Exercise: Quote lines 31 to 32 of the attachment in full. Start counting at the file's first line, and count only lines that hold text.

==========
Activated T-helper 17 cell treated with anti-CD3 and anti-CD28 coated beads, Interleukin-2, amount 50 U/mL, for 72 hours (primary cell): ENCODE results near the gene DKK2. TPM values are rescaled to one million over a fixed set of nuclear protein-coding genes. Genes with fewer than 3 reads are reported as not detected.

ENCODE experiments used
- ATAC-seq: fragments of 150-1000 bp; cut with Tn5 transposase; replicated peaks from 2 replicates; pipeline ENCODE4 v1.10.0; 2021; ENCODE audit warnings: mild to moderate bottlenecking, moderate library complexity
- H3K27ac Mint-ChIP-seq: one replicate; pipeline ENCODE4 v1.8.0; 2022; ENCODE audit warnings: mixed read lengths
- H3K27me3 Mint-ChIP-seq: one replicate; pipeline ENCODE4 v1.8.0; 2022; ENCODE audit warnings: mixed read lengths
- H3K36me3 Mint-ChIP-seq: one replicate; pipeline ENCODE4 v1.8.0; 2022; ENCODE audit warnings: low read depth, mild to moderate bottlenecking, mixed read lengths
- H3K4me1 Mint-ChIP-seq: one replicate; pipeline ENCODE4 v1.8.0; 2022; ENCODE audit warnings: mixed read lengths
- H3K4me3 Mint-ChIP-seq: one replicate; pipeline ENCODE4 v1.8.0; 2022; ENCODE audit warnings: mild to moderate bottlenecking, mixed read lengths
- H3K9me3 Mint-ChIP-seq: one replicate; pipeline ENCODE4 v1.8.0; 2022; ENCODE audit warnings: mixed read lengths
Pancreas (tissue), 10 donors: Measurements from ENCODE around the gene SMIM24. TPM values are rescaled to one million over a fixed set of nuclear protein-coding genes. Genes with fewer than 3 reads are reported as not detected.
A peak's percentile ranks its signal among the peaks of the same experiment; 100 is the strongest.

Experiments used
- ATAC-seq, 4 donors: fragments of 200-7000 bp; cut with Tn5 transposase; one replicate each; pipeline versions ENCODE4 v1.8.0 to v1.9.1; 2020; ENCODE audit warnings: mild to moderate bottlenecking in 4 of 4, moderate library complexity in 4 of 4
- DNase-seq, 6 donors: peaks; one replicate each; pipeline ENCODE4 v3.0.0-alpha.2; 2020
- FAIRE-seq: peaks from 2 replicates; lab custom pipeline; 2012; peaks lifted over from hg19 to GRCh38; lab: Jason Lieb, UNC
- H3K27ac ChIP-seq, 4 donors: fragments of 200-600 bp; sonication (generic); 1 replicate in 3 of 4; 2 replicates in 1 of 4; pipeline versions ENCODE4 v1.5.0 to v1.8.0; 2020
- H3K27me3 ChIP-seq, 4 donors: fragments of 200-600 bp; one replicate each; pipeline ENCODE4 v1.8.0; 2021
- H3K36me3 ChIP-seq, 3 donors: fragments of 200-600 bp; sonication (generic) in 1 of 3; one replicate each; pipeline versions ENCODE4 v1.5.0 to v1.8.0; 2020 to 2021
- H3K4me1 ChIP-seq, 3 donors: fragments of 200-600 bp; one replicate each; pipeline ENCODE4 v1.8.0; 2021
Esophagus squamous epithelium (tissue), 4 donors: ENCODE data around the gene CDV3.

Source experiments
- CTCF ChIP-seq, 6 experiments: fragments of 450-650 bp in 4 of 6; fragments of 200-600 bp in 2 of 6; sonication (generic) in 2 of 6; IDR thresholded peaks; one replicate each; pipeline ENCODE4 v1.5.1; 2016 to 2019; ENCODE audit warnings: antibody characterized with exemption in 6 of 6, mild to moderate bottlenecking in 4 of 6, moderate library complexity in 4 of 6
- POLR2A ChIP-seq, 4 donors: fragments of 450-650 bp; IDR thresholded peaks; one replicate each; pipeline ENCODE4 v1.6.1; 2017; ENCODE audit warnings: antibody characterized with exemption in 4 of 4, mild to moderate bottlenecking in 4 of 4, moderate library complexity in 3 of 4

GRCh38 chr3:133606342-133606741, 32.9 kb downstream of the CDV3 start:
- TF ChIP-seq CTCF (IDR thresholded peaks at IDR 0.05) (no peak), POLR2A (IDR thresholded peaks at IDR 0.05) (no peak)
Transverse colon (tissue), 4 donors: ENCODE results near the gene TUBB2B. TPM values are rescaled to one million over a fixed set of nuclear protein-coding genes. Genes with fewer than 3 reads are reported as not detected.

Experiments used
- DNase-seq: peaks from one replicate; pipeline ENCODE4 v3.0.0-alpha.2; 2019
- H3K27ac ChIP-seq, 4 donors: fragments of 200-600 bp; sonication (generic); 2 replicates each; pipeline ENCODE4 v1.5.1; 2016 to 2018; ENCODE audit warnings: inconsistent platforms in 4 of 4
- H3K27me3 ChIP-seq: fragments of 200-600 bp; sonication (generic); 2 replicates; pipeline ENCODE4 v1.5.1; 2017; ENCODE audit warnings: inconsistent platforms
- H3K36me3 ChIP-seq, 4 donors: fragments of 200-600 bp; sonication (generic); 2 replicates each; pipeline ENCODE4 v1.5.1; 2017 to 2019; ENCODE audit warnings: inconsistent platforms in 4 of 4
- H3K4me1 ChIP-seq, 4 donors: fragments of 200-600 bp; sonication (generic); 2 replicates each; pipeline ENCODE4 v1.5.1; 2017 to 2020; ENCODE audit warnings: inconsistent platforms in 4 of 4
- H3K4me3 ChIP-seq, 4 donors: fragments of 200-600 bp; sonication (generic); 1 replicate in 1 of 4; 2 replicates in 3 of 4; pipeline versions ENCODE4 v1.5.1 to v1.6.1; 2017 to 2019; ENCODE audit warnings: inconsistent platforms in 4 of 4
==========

- H3K36me3 ChIP-seq, 4 donors: fragments of 200-600 bp; sonication (generic); 2 replicates each; pipeline ENCODE4 v1.5.1; 2017 to 2019; ENCODE audit warnings: inconsistent platforms in 4 of 4
- H3K4me1 ChIP-seq, 4 donors: fragments of 200-600 bp; sonication (generic); 2 replicates each; pipeline ENCODE4 v1.5.1; 2017 to 2020; ENCODE audit warnings: inconsistent platforms in 4 of 4